EU Member States and countries negotiating EU membership can also receive aid from the European Union Solidarity Fund in the event of natural disasters.
The fund was created in 2002, after the massive floods from the Central Europe Austria, Czech Republic and Germany and since then 71 disasters — including floods, forest fires, earthquakes, storms and drought — in 24 different European countries have received support through the Fund to a total value of more than more than €3.7bn.
A natural disaster is regarded as ‘major’ if it results in direct damage (in the Member State or country applying for accession) in excess of 3 billion of euros (2011 prices) or more than 0.6% of the gross national income of the beneficiary State. The determination of aid amounts is however not laid down in the Solidarity Fund Regulation as it depends on the availability of budget appropriations in a given year.
The annual allocation available for the EU Solidarity Fund in 2016 is €531 million and, in order to avoid early depletion of the Fund, the maximum financial contribution for a given disaster may not exceed two-thirds of the annual allocation of the Fund - €353,736m.
Italy received significant resources from the EU Solidarity Fund. From an overall assessment of the EU Solidarity Funds, it emerges that Italy has been the biggest recipient receiving €1.3bn.
More than 494m euros went to L’Aquila after the 2009 earthquake, which left than 300 people dead and thousands homeless. Some 10,000 buildings were destroyed while the medieval centre of L’Aquila, which remains uninhabitable, is expected to take 25 years to rebuild.
In the case of the earthquake in the Region of Emilia Romagna, the UE managed to grant 670 million euro, the greatest aid ever allocated for natural disaster since the creation of the fund.
Now, EU Solidarity Fund moves again to help Italy after a 6.2-magnitude earthquake struck central Italy in the early hours of Aug. 24, 2016, killing at least 290 people. However, in order to qualify, the government must apply within 12 weeks after the catastrophe. Once the Commission has received the information about the of damages, it has six weeks to make a decision, but the European Parliament and the European Council both have to give their approval. The amounts of aid are calculated by taking into consideration the size of the damage and the relative wealth of the affected country.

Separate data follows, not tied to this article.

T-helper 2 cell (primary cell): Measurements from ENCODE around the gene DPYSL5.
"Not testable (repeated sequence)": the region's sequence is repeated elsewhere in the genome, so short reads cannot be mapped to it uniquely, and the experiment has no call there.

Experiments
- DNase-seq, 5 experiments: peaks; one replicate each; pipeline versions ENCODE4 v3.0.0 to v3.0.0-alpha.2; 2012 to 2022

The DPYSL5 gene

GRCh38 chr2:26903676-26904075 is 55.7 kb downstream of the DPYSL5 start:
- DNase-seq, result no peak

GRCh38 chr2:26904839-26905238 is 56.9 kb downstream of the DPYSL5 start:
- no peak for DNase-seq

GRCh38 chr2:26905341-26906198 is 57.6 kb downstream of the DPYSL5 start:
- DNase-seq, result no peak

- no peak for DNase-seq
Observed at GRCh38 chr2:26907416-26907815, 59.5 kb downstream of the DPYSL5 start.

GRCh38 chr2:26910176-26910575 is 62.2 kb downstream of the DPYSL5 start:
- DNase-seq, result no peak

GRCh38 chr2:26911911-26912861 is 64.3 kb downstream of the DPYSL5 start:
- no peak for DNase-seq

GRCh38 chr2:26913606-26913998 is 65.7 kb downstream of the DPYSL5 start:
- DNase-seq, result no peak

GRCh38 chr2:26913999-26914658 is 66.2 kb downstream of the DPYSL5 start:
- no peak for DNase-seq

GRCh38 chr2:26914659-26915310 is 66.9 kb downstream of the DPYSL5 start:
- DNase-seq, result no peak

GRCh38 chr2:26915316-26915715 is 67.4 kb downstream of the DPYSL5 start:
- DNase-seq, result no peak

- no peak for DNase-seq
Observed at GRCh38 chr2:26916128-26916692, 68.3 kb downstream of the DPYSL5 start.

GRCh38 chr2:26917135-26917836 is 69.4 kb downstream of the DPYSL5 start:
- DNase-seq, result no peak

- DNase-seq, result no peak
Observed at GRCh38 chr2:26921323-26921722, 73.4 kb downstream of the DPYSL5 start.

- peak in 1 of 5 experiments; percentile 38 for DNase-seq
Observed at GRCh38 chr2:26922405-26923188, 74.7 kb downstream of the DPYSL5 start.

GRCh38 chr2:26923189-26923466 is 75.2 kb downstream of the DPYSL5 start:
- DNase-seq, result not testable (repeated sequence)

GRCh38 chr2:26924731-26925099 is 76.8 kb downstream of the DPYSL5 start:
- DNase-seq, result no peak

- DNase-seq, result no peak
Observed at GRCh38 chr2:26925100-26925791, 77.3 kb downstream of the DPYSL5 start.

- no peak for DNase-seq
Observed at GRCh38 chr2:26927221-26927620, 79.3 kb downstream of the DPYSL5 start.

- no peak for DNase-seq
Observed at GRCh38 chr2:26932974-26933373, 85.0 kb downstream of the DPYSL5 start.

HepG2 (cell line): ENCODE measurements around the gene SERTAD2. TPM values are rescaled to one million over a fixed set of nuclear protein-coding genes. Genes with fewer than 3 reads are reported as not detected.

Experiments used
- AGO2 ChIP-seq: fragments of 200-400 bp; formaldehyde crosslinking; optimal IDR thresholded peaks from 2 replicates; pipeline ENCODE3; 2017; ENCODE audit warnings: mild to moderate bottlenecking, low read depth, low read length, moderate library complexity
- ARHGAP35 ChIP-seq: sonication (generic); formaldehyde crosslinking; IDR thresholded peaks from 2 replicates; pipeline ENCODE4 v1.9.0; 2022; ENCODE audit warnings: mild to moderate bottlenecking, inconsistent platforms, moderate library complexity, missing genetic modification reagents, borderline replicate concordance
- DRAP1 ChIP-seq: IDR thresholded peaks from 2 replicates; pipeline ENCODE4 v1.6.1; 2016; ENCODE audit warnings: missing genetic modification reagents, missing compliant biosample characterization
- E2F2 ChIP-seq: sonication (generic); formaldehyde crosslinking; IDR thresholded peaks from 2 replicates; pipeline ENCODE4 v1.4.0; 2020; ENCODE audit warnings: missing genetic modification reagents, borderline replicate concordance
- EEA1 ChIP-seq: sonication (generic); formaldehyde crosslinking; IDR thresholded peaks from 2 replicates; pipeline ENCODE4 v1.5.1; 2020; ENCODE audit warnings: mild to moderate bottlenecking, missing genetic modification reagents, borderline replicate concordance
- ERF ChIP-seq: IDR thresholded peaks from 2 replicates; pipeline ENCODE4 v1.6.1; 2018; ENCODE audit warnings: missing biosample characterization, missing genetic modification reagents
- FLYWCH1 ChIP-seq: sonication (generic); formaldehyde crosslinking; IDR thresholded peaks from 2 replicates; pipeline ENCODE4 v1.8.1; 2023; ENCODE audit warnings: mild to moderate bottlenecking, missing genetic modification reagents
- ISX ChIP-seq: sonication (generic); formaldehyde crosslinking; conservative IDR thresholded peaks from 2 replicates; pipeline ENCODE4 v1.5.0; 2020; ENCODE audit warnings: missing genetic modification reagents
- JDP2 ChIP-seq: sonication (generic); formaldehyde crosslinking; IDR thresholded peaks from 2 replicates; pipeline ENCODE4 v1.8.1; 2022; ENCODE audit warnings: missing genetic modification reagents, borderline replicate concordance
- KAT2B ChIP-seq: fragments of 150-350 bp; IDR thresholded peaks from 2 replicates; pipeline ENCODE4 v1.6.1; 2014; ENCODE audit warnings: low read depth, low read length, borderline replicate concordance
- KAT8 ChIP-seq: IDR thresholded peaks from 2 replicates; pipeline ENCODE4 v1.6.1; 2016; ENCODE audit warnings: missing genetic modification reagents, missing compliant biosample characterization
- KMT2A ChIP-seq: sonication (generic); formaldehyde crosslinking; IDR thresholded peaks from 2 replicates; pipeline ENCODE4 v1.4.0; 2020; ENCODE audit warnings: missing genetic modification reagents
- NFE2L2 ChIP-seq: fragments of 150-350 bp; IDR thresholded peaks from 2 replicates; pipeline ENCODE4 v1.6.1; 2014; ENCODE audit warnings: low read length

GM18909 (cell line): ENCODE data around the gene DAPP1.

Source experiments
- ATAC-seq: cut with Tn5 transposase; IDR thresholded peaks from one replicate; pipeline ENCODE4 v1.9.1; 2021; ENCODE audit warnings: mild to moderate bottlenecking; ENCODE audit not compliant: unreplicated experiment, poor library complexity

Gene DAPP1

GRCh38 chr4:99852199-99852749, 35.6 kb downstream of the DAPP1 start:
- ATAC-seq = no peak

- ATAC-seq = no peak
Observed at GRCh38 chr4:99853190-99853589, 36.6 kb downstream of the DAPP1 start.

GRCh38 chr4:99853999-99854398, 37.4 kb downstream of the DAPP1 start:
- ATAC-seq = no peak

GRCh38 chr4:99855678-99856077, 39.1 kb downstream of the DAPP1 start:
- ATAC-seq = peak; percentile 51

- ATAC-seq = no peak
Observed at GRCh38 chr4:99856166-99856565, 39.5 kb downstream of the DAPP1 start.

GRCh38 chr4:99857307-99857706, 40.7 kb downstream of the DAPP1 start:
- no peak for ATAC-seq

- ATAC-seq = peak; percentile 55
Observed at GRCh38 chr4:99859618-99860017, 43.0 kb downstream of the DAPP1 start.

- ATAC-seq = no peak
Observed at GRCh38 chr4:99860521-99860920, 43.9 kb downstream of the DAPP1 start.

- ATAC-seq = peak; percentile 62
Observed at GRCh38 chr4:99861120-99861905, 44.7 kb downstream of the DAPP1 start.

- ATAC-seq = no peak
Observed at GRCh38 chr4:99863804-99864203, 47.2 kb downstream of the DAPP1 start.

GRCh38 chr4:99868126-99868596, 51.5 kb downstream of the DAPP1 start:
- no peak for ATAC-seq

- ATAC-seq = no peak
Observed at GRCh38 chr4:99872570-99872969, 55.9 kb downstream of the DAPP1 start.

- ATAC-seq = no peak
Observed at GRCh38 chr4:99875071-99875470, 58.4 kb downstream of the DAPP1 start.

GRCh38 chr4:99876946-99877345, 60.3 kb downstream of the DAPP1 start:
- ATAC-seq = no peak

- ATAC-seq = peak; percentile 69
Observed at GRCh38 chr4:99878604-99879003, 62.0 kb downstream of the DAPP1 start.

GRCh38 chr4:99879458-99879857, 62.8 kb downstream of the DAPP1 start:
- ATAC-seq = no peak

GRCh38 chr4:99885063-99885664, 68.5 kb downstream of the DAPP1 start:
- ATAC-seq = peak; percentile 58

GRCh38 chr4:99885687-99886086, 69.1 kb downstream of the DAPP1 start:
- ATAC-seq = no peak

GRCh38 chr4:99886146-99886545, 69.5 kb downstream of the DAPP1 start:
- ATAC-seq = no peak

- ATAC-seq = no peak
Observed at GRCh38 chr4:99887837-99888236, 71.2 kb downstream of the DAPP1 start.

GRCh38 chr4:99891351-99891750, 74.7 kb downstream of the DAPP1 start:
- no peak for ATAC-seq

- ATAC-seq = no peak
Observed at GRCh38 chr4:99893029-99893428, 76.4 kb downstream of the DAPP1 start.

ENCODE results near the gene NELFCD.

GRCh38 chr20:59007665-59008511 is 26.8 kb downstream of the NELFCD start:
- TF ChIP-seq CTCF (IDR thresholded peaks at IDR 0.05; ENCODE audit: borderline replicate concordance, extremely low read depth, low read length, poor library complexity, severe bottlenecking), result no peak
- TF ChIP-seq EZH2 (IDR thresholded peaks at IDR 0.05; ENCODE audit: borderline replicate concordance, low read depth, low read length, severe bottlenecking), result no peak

The Commission pointed out the EU solidarity fund was not designed to provide a rapid response. It is rather a financial instrument to help affected countries bear the financial burden inflicted on them by a disaster. As such, the financial aid may be only used to cover essential emergency operations, non-insurable damages, such as: restoring infrastructures, securing of prevention infrastructures, measures for immediate protection of cultural heritage, cleaning up, costs of emergency services and temporary accommodation. Money from the funds would not compensate for to individuals or for private loses.
However, many have argued that because of bureaucratic procedures involving the Council, Eu Parliament and Commission, the grant takes several months to be awarded. That’s why, the Commission would pay a 10% advance to Italy on the expected aid, if approved, using a new provision introduced in 2015 designed to make the financial framework of the EU Solidarity Fund more flexible and efficient in providing assistance to EU countries facing major natural disasters.
Cover Photo: ANDREAS SOLARO/AFP/Getty Images